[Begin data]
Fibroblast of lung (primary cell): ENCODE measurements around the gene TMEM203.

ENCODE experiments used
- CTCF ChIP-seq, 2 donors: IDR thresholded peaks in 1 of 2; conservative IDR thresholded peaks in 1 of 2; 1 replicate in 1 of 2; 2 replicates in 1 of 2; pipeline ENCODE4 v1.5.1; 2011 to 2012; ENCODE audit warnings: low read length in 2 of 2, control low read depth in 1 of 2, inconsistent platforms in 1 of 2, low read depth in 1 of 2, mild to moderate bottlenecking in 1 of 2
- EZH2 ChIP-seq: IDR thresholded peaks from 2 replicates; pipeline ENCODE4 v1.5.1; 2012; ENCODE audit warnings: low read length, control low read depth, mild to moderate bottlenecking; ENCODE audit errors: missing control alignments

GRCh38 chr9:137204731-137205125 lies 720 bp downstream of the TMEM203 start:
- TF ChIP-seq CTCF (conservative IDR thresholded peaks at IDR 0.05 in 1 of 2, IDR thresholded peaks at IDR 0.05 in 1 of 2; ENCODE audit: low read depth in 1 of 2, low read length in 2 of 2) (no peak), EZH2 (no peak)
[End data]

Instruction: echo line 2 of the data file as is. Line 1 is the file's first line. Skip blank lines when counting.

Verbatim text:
ENCODE experiments used